Кампанията е финансирана с помоща на Европейския съюз, Гърция, Италия и Република България и има двойна цел: да запознае по-добре с вината със защитено наименование за произход (ЗНП) и защитено географско указание (ЗГУ) от специфични винарски райони, Македония, Полопонес, Крит, област Емилия-Романя и Тракийската низина, а също и с новия опит във винарството. Забавлявайте се отговорно!
Качеството е важно за всеки селскостопански производител и за всеки купувач, ако се отнася за стоки, произведени, съгласно основните изисквания за качество или за висококачествени крайни продукти, с които Европа се отличава. Селскостопанските производители от Европейския съюз, за да устоят на конкуренцията и, за да поддържат доходността, трябва да разчитат на репутацията и високото качество на продуктите. Законодателството на ЕС е определило строги изисквания, които гарантират висок стандарт на всички европейски продукти. Освен това, системите за управление на качеството на ЕС идентифицират продуктите и храните, които са култивирани и произведени съгласно специфични технологии.
Райони, където се произвеждат вина със защитено наименование за произход и защитено географско указание са: Македония, Пелопонес, Крит, Област Емилия-Романя и Тракийската низина.
In a captivating landscape at the heart of Western Macedonia, on the eastern foothills of Mount Vermion, lies Naoussa. The slopes of the mountain, covered with verdant forests with conifers and beech trees, are kept cool by the abundant running water, and orchards are grown on the plains bearing delicious fruits: apples, cherries and peaches.
The region's relation with vine and wine also has its roots on the lush green slopes of Mount Vermion. According to mythology, this was the home of Semele – the mother of Dionysus – and the area where Silenus, Dionysus's inseparable companion and friend, roamed. In the prefecture of Florina, in Western Macedonia lies the Amyndeon plateau situated at an altitude of 600-700 meters, covering an area of over 70,000 acres. Dionysus was worshiped also in Amyndeon, as attested by archaeological findings.
Mountains such as Vora and Vitsi, in conjunction with the lakes that surround the area, constitute a unique spectacle of beauty, and create ideal conditions for growing vines. The mild climate, with cold winters and hot summers, the high altitude and the sandy soil offer suitable conditions for producing wines of great flavor and rich color.
Greek Wine Region
The first reference to the wine tradition of the Peloponnese came from Homer who called it Ampeloessa, meaning "full of vines." Neither wars nor phylloxera were able to stop the production of wine here in one of the most historic wine regions of Greece.
Spread throughout hillsides, plains and plateaus, the vineyards of the Peloponnese are known for their diversity and complexity. Not far from the pretty town of Nafplion, is located Nemea, the most important AOC region in southern Greece for the production of red wines.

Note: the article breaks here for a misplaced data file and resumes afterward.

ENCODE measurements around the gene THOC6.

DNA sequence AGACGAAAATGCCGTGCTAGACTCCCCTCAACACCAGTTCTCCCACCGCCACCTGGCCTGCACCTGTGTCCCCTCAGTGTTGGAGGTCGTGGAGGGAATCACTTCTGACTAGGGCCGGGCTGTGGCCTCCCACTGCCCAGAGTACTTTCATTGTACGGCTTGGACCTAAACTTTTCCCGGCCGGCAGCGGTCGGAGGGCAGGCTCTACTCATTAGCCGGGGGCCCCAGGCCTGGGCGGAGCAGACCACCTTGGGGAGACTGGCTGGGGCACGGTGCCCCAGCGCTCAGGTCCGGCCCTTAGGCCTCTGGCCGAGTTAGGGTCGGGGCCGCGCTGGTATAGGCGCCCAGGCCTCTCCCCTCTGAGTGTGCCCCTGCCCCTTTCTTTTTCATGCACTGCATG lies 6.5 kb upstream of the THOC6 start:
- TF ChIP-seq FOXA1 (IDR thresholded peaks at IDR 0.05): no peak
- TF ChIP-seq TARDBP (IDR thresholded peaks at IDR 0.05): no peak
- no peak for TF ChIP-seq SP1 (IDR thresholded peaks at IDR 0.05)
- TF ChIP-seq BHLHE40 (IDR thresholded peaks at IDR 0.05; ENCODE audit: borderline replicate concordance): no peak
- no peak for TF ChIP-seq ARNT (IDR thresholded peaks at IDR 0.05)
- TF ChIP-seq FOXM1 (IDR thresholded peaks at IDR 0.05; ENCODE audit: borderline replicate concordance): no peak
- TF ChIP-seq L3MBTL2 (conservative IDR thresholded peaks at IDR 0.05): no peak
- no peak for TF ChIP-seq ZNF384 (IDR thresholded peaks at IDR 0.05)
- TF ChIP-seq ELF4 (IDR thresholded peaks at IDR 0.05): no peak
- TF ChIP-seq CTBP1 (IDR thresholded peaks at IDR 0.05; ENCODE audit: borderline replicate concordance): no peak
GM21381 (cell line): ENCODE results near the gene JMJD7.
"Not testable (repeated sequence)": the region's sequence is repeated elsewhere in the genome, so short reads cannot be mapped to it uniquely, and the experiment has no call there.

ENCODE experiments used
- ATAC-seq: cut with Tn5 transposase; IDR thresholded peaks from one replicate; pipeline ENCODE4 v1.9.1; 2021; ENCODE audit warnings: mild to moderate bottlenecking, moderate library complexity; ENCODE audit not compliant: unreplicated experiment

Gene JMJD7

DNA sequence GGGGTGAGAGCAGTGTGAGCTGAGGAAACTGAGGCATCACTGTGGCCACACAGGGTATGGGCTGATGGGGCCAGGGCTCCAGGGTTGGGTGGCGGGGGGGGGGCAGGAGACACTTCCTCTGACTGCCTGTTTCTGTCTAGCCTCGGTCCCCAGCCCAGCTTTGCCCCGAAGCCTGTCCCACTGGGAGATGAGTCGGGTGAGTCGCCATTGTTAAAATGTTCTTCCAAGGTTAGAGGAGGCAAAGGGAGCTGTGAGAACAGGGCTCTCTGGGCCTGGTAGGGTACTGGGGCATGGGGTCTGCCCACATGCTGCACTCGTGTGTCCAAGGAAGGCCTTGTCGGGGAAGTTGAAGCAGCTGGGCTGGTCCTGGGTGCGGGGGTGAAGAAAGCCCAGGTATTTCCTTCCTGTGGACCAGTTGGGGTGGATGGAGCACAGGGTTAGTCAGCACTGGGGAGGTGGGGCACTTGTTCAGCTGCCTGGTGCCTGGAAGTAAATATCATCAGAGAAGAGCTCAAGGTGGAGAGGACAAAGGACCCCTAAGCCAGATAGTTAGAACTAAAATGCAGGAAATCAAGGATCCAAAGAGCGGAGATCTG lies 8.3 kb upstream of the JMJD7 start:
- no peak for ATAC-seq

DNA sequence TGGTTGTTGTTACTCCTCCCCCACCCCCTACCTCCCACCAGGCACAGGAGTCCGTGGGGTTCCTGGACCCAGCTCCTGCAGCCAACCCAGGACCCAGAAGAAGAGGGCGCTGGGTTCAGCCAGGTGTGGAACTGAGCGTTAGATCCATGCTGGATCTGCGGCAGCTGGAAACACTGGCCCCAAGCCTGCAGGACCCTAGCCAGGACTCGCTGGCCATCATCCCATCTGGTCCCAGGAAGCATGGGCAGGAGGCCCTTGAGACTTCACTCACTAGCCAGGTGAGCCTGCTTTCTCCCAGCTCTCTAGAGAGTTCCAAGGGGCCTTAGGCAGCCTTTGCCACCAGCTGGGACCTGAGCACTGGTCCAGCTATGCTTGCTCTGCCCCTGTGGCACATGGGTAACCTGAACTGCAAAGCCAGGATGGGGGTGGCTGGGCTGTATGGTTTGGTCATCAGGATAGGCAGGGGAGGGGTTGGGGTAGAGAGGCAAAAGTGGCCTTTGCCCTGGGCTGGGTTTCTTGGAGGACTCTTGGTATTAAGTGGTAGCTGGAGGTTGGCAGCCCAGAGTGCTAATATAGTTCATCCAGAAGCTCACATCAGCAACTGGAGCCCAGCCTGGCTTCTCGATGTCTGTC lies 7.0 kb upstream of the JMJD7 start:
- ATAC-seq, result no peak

On the northwestern part of the Peloponnese is the viticultural region of Patras. Four AOC wines are produced in this area; among them the popular Mavrodaphne, a fortified red wine made from the Mavrodaphne and Korinthiaki grapes.
Greek Wine Region
Cretan climate is considered to be typical Mediterranean, featuring mild and wet winters and hot, dry summers.
Temperatures rarely reach extremes, although snowfalls do occur high on the mountains which later provide the vines with water when the snow melts.
The combining of a mild climate, lot of sunshine and low rainfall in the crucial months of grape maturation make possible the production of wines of exceptional quality.
Wine has been produced in Crete since the times of the Minoan civilization almost 4.000 years ago. It was in Crete that a stone foot press was found dated to 1600 BC and is considered the oldest wine press in the world.
Greek Wine Region
is a region of 22,117 km2 which extends for around 200 kilometers west to east over an area of, from the valleys of Piacenza to the hills overlooking Rimini, on the Adriatic coast. The different landscapes blend seamlessly into each other along the Via Emilia, the road that has connected the Region's major towns since the 2nd Century B.C.
To the south, the horizon is invariably marked by hills: they rise up abruptly from the flatlands. In the space of a few minutes the air cools, and if one turns to look north one can see the Alps. At that point there are no more barriers to the view, which extends over the immense and fertile Emilian plain and across the Po River. Indeed, unlike the hills, where vines and forests share the land, on the plain the crops are spread out, well-ordered and reassuring, and Nature seems to bow to Man's will.
But one certainly cannot speak of dichotomies in this Region: neither between hillside and plain, nor between Emilia and Romagna (the union of the two areas, and the Region's double name date back to 1947). Emilia Romagna is indeed a complex land, which changes from hill to hill, as do the people, foods, accents, and, obviously, wines. EmiliaRomagna hosts a number of appellations (there are 24 PDO wines in the region) that deserve to be mentioned, discussed, and, better yet... tasted.
Though the Enoteca Regionale promotes all the wines produced in Emilia Romagna, in the context of an overview one naturally concentrates on those that are most characterful and typical. And since every choice does lead to some sacrifices, it is obvious that we are omitting some exemplary wines, stories, and experiences.
Italian Wine Region